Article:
At the time I was doing this, I was looking for an independent publisher for my novel. The places I looked included Brian Grove’s My Perfect Pitch, Duotrope, and New Pages. I also checked the databases at Poets & Writers, but found that many of the publishers listed weren’t accepting submissions.
Most of the independent publishers, university presses, and small publishers listed on the sites above do not require you to have an agent. I wrote a brief query letter, and, within one month had a contract from a publisher.
I finished editing my short stories, and began sending out query letters and the first twenty pages of the collection (or whatever publishers said they wanted.) Within two months, I had two positive responses.
Great, right? Well, yes. I’d sort of been living in terror that if I had a stroke my kids would come and clean out my drawers and throw all my stories away. At least, now, I would finally have work in print.
But, it didn’t stop there.
How Are You Going To Let The World Know Your Book Exists?
Prior to publication of my novel, my publisher urged me to get active on social media. ATTM Press sent me a ton of info about how to promote books. I felt confused and unsure about what I should do first. Hoping I could avoid promoting my book using tools I didn’t know how to use, I contracted with two publicity firms that promised to help me “establish a platform.” One cost $5,000 and the other cost $7,500.
Here’s are the benefits I accrued from that investment:
- a Facebook page
- a Goodreads page and one Goodreads giveaway
- an optimized Amazon page
- articles about caregiving and ALS in about 120 newspapers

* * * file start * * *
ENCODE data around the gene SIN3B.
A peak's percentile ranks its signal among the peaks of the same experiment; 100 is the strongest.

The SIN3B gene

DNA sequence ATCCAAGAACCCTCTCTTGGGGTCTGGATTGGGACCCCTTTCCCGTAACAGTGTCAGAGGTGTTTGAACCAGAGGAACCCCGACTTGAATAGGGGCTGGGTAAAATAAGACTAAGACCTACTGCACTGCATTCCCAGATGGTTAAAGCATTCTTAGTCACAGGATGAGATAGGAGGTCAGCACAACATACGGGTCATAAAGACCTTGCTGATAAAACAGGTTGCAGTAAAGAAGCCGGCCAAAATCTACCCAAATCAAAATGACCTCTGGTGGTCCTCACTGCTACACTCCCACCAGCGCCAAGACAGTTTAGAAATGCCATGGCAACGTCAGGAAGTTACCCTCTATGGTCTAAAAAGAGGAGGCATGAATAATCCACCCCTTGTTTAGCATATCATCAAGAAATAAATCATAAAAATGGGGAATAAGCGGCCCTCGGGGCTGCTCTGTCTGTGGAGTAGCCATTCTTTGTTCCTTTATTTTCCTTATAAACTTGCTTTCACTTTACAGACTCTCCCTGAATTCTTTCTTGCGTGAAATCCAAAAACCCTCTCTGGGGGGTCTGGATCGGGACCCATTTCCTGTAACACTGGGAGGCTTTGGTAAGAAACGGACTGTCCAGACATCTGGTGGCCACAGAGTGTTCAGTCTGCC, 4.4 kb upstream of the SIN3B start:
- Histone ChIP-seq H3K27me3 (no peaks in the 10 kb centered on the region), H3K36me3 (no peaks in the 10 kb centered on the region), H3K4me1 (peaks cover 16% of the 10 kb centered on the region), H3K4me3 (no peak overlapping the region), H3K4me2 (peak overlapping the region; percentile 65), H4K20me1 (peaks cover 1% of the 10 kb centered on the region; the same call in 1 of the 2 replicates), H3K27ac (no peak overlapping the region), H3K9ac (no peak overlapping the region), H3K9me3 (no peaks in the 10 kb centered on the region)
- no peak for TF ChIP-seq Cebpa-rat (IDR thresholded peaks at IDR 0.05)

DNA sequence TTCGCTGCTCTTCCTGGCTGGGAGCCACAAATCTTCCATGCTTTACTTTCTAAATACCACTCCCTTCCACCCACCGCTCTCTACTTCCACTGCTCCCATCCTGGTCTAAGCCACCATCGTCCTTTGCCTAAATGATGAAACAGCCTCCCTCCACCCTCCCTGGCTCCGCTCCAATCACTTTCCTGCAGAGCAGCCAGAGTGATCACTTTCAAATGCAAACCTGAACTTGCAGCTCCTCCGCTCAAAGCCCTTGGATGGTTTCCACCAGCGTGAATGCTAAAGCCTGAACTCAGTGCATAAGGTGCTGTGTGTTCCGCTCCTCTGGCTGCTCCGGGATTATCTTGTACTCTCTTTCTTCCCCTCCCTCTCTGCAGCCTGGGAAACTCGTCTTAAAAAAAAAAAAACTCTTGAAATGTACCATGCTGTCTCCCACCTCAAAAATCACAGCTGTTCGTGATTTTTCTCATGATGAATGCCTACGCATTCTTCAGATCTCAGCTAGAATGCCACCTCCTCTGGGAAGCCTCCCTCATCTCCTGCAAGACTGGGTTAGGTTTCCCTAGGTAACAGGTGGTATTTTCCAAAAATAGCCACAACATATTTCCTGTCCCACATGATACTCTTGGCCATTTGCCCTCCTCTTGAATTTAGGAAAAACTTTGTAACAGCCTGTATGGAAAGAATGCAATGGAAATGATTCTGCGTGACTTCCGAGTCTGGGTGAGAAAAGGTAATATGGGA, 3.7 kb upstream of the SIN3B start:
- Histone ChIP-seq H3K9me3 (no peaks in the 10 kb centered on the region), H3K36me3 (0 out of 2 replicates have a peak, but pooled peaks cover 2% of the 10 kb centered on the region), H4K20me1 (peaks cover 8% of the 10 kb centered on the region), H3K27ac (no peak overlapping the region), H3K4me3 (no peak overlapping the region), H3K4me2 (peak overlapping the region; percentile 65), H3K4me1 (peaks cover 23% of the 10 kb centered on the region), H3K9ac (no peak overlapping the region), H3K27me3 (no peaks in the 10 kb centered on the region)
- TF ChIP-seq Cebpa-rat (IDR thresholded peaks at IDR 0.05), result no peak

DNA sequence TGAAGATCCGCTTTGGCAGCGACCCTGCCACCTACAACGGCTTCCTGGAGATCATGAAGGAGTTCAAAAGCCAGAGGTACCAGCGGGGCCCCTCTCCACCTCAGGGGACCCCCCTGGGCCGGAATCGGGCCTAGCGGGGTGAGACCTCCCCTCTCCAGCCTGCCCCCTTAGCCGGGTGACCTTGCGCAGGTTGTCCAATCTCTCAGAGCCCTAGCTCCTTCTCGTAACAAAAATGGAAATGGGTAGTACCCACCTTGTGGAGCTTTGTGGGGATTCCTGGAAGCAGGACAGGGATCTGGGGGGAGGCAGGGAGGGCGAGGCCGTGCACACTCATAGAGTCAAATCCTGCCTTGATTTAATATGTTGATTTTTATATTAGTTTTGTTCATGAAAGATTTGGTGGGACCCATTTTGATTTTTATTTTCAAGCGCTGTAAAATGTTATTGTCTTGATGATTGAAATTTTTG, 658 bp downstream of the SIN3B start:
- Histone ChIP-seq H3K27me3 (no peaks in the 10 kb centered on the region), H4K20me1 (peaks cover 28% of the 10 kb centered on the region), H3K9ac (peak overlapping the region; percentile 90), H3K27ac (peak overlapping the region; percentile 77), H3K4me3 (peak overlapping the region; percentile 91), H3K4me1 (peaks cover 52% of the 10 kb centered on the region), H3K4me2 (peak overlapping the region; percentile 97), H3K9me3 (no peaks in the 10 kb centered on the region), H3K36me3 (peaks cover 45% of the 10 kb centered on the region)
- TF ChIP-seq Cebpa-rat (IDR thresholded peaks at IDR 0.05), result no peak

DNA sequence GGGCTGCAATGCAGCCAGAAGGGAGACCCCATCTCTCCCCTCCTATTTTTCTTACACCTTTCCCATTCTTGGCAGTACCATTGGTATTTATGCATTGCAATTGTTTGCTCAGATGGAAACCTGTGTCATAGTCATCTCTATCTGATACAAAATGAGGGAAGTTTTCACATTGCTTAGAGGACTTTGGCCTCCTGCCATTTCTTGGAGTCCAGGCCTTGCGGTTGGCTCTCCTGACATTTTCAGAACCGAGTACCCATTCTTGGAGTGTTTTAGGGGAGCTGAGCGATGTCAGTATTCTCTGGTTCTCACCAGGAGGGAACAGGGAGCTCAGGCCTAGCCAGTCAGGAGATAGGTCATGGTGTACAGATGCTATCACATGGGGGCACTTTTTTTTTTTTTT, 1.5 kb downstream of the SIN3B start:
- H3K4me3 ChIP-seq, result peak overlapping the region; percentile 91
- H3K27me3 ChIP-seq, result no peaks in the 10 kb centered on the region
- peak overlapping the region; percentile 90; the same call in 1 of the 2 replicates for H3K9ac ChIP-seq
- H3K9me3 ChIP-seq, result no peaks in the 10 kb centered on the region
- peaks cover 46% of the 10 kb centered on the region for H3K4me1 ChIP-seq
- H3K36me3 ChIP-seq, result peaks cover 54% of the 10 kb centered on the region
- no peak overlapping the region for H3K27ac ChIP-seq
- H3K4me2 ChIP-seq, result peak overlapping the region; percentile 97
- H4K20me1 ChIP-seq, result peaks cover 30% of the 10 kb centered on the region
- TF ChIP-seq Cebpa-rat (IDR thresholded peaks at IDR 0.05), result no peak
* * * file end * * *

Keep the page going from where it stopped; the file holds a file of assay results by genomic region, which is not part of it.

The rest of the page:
As for books sold, less than a hundred.
Now, here’s the thing about hiring a publicity person. If you’ve written a nonfiction book and you are a recognized expert on a topic that is in the news a lot, then you might see a payback. A PR firm might be able to get you on talk shows or television to talk about weight loss or the Middle East or what makes marriages work. Maybe people will buy your books, or maybe they’ll just listen to you talk for two minutes before they switch the channel. TV watchers aren’t necessarily book buyers.
What a PR firm can’t do is get you into the book review pages of a newspaper or magazine, nor can they get you into bookstores. If you publish exclusively on Amazon, such as through their KDP program, you will have no chance of getting into bookstores.
Learning How To Use Social Media
Let me return to the premise of this post. If you think beyond your first book (or in my case, my second), you will realize that it is absolutely critical for you to learn your way around the internet. That’s because you are going to publish more than one or two books. You are going to be like James Baldwin and “fill the bookshelf.”
See what you think after you’ve read these three articles:
- Joanna Penn’s “Should Writers Blog?”
- Tim Grahl’s “Hacking Amazon”
- “8 Ways Authors Can Use Goodreads to Promote Their Book.”
How can you squeeze all this in? You can and you will. Or, you will do part of it, and when you publish your next book, you’ll be further along than if you’d done nothing.
Marylee MacDonald is the author of MONTPELIER TOMORROW, a novel, BONDS OF LOVE & BLOOD, a short story collection, and THE RUG BAZAAR, a chapbook. Her books and stories have won the Barry Hannah Prize, the Jeanne M. Leiby Memorial Chapbook Award, a Readers’ Favorites Gold Medal for Drama, the American Literary Review Fiction Prize, and many others. She holds an M.A. in Creative Writing from San Francisco State, and when not reading or writing books, she loves to walk on the beach and explore National Parks.